What are the Tax Implications of the Royal Wedding?
April 29, 2011
Some British Monarchy enthusiasts here at the Tax Foundation have been watching the royal wedding closely. There has been some criticism in the UK over that fact that taxpayers funded part of the ceremony. We also began to wonder what personal tax implications there were for the happy couple. Would they pay more or less as a married couple? In the US there can sometimes be important tax changes that occur when a couple ties the knot. These are often referred to as “marriage bonuses” or “marriage penalties.”
It turns out that there are basically no income tax implications for the royal couple, because in the UK everyone pays tax based on their individual income, whether they are married or single. There may be implications for inheritance taxes though, where the threshold for owing the tax is doubled for a married couple.
In the US income tax we file as ‘single’ if unmarried, and ‘married filing jointly’ (or ‘married filing separately’ in rare cases) when married. Singles and joint filers have different income tax brackets, tax benefits, and eligibility thresholds for benefits and other provisions, and the Alternative Minimum Tax can play a big role as well. Many times a couple will pay less filing together than they would have as single individuals; sometimes they might owe more. The Tax Policy Center has a blog post looking at how marriage can affect your tax liability depending on your circumstances. They summarize:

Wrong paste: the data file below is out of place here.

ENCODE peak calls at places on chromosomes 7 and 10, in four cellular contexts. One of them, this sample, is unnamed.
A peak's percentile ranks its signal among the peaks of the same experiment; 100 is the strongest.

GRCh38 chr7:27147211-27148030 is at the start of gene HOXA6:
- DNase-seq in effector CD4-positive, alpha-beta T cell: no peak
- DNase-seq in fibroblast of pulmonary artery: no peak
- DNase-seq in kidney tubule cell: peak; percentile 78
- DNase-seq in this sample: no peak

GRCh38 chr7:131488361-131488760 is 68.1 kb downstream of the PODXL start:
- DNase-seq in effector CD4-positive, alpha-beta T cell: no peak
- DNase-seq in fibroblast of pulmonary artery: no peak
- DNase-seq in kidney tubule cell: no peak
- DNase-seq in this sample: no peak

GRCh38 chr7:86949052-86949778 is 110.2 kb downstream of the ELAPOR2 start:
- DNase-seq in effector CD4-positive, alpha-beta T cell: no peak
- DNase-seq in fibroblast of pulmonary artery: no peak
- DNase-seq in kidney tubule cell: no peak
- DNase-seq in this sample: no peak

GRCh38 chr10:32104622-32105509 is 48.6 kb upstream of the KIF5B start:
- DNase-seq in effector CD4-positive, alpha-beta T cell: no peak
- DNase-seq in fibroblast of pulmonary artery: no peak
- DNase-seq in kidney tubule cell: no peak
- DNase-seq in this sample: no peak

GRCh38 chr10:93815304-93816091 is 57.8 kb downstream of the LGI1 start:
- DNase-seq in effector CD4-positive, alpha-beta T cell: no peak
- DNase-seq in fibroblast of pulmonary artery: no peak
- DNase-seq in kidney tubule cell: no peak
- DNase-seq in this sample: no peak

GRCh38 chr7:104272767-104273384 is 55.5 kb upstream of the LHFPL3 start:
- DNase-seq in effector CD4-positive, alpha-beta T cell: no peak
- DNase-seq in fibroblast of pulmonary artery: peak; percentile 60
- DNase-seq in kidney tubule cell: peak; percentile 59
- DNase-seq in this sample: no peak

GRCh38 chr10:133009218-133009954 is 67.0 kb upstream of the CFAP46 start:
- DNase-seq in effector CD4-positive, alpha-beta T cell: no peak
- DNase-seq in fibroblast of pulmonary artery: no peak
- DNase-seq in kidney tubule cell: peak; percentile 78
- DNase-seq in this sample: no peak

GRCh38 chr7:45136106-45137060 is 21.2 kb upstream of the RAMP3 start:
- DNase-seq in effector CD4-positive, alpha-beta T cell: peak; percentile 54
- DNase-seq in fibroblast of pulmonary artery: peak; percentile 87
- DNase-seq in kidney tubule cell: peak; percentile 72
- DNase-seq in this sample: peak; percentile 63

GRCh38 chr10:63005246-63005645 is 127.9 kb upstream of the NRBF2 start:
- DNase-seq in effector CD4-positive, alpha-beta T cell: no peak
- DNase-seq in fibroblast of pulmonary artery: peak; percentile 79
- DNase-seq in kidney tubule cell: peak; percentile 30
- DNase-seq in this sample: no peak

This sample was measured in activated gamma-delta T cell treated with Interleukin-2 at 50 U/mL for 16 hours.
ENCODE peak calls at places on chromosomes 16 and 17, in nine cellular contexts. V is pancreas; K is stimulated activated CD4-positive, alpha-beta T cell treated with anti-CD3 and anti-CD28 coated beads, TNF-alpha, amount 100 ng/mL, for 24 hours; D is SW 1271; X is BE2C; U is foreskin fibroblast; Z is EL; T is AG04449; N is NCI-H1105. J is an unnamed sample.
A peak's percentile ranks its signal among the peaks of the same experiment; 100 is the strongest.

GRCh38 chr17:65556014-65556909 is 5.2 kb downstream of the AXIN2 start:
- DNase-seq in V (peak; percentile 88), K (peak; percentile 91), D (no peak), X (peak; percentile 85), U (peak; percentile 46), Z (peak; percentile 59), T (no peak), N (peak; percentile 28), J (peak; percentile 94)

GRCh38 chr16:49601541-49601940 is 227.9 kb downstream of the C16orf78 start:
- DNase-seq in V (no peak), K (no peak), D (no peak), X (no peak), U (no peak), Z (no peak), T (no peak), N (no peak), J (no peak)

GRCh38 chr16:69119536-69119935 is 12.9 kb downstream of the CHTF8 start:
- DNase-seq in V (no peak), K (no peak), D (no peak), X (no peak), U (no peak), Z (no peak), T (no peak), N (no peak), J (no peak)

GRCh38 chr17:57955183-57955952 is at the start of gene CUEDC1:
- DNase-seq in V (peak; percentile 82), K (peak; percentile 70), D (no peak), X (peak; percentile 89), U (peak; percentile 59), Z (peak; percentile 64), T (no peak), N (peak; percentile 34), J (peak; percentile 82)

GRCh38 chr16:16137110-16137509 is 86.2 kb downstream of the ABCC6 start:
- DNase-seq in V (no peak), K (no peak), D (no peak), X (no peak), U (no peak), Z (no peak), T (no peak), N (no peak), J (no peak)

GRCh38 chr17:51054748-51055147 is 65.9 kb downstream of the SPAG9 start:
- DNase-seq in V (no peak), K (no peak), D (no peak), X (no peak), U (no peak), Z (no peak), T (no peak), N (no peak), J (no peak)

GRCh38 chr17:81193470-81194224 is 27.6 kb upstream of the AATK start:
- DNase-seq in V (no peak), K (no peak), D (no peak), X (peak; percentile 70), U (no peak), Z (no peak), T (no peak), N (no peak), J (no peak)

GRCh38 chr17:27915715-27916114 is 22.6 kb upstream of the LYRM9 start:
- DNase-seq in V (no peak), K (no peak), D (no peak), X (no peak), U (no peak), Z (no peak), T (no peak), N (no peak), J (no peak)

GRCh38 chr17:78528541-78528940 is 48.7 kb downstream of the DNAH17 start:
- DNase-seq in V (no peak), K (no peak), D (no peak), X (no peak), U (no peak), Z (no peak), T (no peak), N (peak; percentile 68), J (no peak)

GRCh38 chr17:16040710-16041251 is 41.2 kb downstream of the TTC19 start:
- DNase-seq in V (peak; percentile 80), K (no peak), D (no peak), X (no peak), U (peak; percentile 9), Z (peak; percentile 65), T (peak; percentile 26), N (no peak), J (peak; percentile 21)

In many ways, the tax code is family friendly, offering tax benefits to married couples, particularly those with children. But credit phaseouts and the AMT can impose significant marriage penalties or, in the case of the AMT, generate bonuses.
Those issues are just one more compelling argument for comprehensive tax reform that simplifies the federal income tax.
Update: There could be marriage implications for the royal couple regarding capital gains. Now that they are married (and living together) any transfer of an asset between them will not incur a capital gains tax liability.
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